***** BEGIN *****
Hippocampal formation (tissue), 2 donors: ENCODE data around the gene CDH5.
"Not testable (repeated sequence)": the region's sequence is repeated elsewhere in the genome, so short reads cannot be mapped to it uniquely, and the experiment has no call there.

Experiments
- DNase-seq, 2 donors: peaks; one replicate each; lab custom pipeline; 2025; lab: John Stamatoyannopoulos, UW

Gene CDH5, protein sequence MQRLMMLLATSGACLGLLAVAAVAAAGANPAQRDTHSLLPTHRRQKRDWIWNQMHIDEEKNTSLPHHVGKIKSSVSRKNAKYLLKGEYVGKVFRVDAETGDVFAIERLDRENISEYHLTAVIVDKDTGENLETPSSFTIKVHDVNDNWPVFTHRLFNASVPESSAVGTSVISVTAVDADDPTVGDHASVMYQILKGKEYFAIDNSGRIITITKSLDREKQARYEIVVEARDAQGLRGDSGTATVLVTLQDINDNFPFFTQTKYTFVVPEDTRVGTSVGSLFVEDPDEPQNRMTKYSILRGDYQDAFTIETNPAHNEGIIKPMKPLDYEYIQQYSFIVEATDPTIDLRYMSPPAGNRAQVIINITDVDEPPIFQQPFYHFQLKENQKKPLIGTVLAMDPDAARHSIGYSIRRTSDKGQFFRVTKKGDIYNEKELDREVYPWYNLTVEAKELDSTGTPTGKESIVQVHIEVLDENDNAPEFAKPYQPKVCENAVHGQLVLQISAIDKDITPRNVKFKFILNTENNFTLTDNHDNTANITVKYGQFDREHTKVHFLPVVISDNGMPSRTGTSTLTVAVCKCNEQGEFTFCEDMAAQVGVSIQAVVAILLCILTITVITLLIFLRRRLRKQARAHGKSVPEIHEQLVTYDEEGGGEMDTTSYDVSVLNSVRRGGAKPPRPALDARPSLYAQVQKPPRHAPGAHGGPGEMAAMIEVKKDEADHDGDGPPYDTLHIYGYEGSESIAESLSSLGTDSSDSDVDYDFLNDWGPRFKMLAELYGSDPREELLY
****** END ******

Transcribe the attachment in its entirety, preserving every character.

Hippocampal formation (tissue), 2 donors: ENCODE data around the gene CDH5.
"Not testable (repeated sequence)": the region's sequence is repeated elsewhere in the genome, so short reads cannot be mapped to it uniquely, and the experiment has no call there.

Experiments
- DNase-seq, 2 donors: peaks; one replicate each; lab custom pipeline; 2025; lab: John Stamatoyannopoulos, UW

Gene CDH5, protein sequence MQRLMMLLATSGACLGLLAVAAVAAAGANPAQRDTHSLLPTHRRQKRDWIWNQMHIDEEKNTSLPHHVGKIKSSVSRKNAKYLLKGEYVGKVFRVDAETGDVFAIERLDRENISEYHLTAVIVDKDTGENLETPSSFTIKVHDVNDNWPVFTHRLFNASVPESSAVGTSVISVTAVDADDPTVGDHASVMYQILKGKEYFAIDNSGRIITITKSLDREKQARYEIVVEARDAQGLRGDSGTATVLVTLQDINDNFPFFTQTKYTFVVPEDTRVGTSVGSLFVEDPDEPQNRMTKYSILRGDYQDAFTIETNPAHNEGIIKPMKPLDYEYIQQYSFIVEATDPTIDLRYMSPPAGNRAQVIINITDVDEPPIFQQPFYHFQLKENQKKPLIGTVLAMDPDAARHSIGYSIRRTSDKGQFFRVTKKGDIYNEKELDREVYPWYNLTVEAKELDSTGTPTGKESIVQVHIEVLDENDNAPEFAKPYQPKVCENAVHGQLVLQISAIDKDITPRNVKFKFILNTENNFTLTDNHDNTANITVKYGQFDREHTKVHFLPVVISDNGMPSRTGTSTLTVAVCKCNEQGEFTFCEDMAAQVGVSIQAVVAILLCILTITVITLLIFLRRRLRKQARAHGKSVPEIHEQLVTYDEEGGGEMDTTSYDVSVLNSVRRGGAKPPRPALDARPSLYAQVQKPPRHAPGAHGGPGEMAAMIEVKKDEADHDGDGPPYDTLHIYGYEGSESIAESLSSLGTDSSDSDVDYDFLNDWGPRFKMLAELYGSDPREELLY